Wall Street higher on hopes of credit recovery
October 20, 2008
NEW YORK ” A rising wave of optimism lifted Wall Street Monday, propelling the Dow Jones industrials up more than 400 points on more signs of a reviving credit market and support from Federal Reserve Chairman Ben Bernanke for further steps to aid the economy. All the major indexes finished with gains of 3 percent or more.
Investors who had sold furiously in recent weeks in response to immobile credit markets became more optimistic as bank-to-bank lending rates eased further. There’s also less demand for ultra-safe Treasury bills, another sign that the credit markets are gradually returning to a healthier state.
The improvement in lending rates helped temper concerns that tight credit will contribute to a prolonged recession, but Bernanke still warned that the economy is likely to be “weak for several quarters, and with some risk of a protracted slowdown.”
But he also told the House Budget Committee that a fresh round of government measures might help ease the country’s economic weakness. There were no details but the White House said it was open to ideas that Congress might put forth.
“The market liked what Bernanke had to say, and there were hints that he’s leaving the door open for further moves in terms of rate cuts or economic stimulus,” said Ryan Larson, head of equity trading at Voyageur Asset Management. “And, with credit easing in slow baby steps, the market has started to realize that this is going to be a process.”
Wall Street was also sifting through the first of hundreds of earnings reports expected this week, seeking clues about future business conditions. Among those reporting, oilfield services provider Halliburton Co. topped estimates, and CEO Dave Lesar told investors and analysts in a conference call, “We expect that any major macroeconomic disruptions will ultimately correct themselves.”
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Trading was orderly for much of the day, but the final hour again saw frenetic activity, this time to the upside, with the Dow rising nearly 140 points in the last 25 minutes. The market’s tone was clearly better than during the previous two weeks, when investors’ heightened anxiety about credit markets and the economy sent stocks plunging. The relative calm in Friday’s session, when the Dow fell 127, and Monday’s trading, had more investors feeling confident that the worst of the market’s losses was behind it.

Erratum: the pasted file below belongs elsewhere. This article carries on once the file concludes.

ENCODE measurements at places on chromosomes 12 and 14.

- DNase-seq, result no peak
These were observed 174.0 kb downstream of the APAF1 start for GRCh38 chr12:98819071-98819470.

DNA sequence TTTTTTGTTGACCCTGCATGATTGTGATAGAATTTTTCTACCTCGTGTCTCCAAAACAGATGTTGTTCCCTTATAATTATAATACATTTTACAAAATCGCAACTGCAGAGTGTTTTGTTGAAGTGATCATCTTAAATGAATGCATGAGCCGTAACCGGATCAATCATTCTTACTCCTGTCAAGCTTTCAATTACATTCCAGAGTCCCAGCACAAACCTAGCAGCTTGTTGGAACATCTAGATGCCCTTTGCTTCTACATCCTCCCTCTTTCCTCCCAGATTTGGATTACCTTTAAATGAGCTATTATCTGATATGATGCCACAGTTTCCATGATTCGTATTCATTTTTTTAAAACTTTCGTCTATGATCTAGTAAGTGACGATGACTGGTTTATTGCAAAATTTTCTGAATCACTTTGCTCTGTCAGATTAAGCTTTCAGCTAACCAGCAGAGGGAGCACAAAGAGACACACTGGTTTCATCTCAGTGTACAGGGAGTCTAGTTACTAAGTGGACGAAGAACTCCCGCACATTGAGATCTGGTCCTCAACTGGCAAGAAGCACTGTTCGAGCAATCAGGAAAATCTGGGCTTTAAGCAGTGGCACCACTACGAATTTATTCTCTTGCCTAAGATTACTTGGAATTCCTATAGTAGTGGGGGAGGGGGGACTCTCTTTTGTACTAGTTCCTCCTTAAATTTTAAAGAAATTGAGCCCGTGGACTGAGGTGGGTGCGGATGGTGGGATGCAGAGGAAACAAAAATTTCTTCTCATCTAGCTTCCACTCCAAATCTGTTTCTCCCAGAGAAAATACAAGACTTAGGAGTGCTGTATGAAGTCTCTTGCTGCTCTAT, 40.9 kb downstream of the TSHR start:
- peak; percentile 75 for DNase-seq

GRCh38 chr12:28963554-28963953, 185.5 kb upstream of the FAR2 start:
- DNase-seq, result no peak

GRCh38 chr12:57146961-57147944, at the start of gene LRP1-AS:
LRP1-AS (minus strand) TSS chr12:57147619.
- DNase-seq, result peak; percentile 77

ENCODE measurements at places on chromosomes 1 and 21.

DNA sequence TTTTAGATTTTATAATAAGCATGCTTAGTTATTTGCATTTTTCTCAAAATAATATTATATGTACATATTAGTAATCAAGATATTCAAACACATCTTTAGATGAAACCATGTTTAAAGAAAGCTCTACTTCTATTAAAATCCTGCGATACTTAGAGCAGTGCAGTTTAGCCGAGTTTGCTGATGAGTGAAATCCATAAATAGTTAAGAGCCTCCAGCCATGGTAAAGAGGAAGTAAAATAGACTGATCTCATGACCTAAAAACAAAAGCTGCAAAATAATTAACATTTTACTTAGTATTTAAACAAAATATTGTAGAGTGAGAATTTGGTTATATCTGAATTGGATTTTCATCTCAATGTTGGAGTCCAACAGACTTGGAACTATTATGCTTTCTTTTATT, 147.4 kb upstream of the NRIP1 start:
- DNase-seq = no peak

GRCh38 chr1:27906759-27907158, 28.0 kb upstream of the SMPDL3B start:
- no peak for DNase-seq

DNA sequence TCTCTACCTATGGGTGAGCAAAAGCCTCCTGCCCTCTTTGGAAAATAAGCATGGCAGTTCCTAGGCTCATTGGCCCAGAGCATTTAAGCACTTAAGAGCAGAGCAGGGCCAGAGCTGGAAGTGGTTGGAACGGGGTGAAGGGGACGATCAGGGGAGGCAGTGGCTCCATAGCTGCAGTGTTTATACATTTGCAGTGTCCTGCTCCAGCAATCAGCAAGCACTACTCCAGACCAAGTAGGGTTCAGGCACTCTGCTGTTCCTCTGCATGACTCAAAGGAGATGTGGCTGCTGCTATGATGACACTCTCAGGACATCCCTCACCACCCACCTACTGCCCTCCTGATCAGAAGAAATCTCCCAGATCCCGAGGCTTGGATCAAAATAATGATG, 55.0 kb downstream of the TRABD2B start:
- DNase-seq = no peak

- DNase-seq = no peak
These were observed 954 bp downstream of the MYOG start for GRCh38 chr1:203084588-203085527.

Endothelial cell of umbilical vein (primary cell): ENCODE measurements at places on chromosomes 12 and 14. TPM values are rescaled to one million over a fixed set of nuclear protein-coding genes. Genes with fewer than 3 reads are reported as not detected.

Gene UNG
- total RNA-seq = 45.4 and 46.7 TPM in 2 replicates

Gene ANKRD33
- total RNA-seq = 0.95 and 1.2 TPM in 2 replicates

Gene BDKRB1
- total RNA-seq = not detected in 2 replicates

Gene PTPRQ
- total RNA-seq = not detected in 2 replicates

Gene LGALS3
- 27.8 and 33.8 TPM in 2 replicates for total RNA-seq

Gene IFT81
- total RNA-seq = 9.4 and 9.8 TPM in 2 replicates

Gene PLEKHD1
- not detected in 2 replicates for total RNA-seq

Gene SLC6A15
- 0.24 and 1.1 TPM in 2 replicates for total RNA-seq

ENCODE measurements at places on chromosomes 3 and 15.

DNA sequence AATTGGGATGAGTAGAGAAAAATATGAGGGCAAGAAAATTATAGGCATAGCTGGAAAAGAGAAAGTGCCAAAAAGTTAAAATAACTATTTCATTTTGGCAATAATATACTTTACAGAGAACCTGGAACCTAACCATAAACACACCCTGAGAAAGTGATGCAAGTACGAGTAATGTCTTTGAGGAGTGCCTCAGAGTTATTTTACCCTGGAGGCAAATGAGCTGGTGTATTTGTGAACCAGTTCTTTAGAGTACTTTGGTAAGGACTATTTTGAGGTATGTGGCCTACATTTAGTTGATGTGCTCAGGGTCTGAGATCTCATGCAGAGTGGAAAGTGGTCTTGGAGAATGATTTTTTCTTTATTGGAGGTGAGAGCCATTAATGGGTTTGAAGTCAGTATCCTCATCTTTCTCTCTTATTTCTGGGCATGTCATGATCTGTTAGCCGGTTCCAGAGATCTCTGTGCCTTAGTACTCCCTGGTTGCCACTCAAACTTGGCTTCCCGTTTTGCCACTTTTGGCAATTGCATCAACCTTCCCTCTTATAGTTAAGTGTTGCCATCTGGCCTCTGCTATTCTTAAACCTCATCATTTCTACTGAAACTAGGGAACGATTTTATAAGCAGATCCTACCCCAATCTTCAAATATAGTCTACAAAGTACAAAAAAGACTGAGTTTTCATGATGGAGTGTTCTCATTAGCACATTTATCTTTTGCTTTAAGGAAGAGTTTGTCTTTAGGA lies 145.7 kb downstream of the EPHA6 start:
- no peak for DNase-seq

Still, with back-and-forth trading a hallmark during recoveries from plunges in the past, analysts and investors were also expecting that Wall Street would be subject to volatile price swings for some time.
“We don’t have any sense if this kind of a run is sustainable,” said Phil Orlando, chief equity market strategist at Federated Investors. “We’re groping quite literally for a bottom right here, but I’m not going to discount that we won’t retest lows over the next couple of weeks.”
The Dow rose 413.21, or 4.67 percent, to 9,265.43. The blue chips’ gain were in line with a 4.68 percent gain registered Thursday, when the Dow jumped 401 points.
The rally marked the Dow’s 23rd triple-digit move in 26 sessions. Most sessions have brought losses, however, with 11 of the past 14 showing declines.
Broader indexes also rose sharply Monday. The Standard & Poor’s 500 index jumped 44.85, or 4.77 percent, to 985.40. The Nasdaq composite index rose 58.74, or 3.43 percent, to 1,770.03.
Despite the advances of recent sessions, the major indexes remain well below their peaks of a year ago. the Dow is down 34.6 percent, the S&P 500 is down 37 percent and the Nasdaq composite index is off 38.1 percent.
The credit markets were gradually responding to the series of bailout measures by governments around the world, including a joint U.S. and European plan to buy stakes in private banks to boost their lending. Demand for Treasury bills, regarded as the safest assets around, lessened Monday but remained relatively high in a sign that there was still much fear in the markets.
The three-month Treasury bill Monday yielded 1.12 percent, up from 0.82 percent late Friday. That’s better than the 0.20 percent of last Wednesday, and the first time it surpassed 1 percent in more than a week.